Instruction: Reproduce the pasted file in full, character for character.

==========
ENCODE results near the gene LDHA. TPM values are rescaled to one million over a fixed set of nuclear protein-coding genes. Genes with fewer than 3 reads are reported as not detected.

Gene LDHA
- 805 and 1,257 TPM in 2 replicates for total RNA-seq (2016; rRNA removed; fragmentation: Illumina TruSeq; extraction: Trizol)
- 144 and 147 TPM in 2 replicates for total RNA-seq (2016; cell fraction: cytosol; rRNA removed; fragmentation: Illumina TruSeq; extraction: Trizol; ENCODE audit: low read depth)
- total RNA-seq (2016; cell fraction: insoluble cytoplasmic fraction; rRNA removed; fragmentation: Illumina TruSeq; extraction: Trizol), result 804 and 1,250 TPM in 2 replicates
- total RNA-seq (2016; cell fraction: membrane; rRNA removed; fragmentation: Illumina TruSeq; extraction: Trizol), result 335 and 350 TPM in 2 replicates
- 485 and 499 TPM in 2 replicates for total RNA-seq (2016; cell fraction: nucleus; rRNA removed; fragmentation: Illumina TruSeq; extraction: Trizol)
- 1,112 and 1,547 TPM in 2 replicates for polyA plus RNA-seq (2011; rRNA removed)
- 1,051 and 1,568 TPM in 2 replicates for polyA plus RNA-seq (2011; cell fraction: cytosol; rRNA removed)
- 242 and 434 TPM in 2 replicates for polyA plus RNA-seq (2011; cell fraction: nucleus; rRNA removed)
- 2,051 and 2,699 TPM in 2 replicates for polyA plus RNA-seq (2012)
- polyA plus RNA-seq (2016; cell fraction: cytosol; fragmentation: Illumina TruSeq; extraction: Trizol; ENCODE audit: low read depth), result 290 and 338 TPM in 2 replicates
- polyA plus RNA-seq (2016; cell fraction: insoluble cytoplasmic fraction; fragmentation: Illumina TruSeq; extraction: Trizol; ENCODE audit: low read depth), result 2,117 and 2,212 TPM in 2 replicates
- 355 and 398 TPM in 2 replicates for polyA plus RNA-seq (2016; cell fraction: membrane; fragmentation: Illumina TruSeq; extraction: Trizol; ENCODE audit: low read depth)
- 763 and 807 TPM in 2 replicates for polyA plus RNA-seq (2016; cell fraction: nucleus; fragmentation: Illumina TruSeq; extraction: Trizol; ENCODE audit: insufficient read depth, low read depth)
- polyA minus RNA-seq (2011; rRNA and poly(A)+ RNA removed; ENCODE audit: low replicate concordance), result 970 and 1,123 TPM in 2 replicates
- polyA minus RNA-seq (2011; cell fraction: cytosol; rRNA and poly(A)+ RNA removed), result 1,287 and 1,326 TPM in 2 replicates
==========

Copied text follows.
ENCODE results near the gene LDHA. TPM values are rescaled to one million over a fixed set of nuclear protein-coding genes. Genes with fewer than 3 reads are reported as not detected.

Gene LDHA
- 805 and 1,257 TPM in 2 replicates for total RNA-seq (2016; rRNA removed; fragmentation: Illumina TruSeq; extraction: Trizol)
- 144 and 147 TPM in 2 replicates for total RNA-seq (2016; cell fraction: cytosol; rRNA removed; fragmentation: Illumina TruSeq; extraction: Trizol; ENCODE audit: low read depth)
- total RNA-seq (2016; cell fraction: insoluble cytoplasmic fraction; rRNA removed; fragmentation: Illumina TruSeq; extraction: Trizol), result 804 and 1,250 TPM in 2 replicates
- total RNA-seq (2016; cell fraction: membrane; rRNA removed; fragmentation: Illumina TruSeq; extraction: Trizol), result 335 and 350 TPM in 2 replicates
- 485 and 499 TPM in 2 replicates for total RNA-seq (2016; cell fraction: nucleus; rRNA removed; fragmentation: Illumina TruSeq; extraction: Trizol)
- 1,112 and 1,547 TPM in 2 replicates for polyA plus RNA-seq (2011; rRNA removed)
- 1,051 and 1,568 TPM in 2 replicates for polyA plus RNA-seq (2011; cell fraction: cytosol; rRNA removed)
- 242 and 434 TPM in 2 replicates for polyA plus RNA-seq (2011; cell fraction: nucleus; rRNA removed)
- 2,051 and 2,699 TPM in 2 replicates for polyA plus RNA-seq (2012)
- polyA plus RNA-seq (2016; cell fraction: cytosol; fragmentation: Illumina TruSeq; extraction: Trizol; ENCODE audit: low read depth), result 290 and 338 TPM in 2 replicates
- polyA plus RNA-seq (2016; cell fraction: insoluble cytoplasmic fraction; fragmentation: Illumina TruSeq; extraction: Trizol; ENCODE audit: low read depth), result 2,117 and 2,212 TPM in 2 replicates
- 355 and 398 TPM in 2 replicates for polyA plus RNA-seq (2016; cell fraction: membrane; fragmentation: Illumina TruSeq; extraction: Trizol; ENCODE audit: low read depth)
- 763 and 807 TPM in 2 replicates for polyA plus RNA-seq (2016; cell fraction: nucleus; fragmentation: Illumina TruSeq; extraction: Trizol; ENCODE audit: insufficient read depth, low read depth)
- polyA minus RNA-seq (2011; rRNA and poly(A)+ RNA removed; ENCODE audit: low replicate concordance), result 970 and 1,123 TPM in 2 replicates
- polyA minus RNA-seq (2011; cell fraction: cytosol; rRNA and poly(A)+ RNA removed), result 1,287 and 1,326 TPM in 2 replicates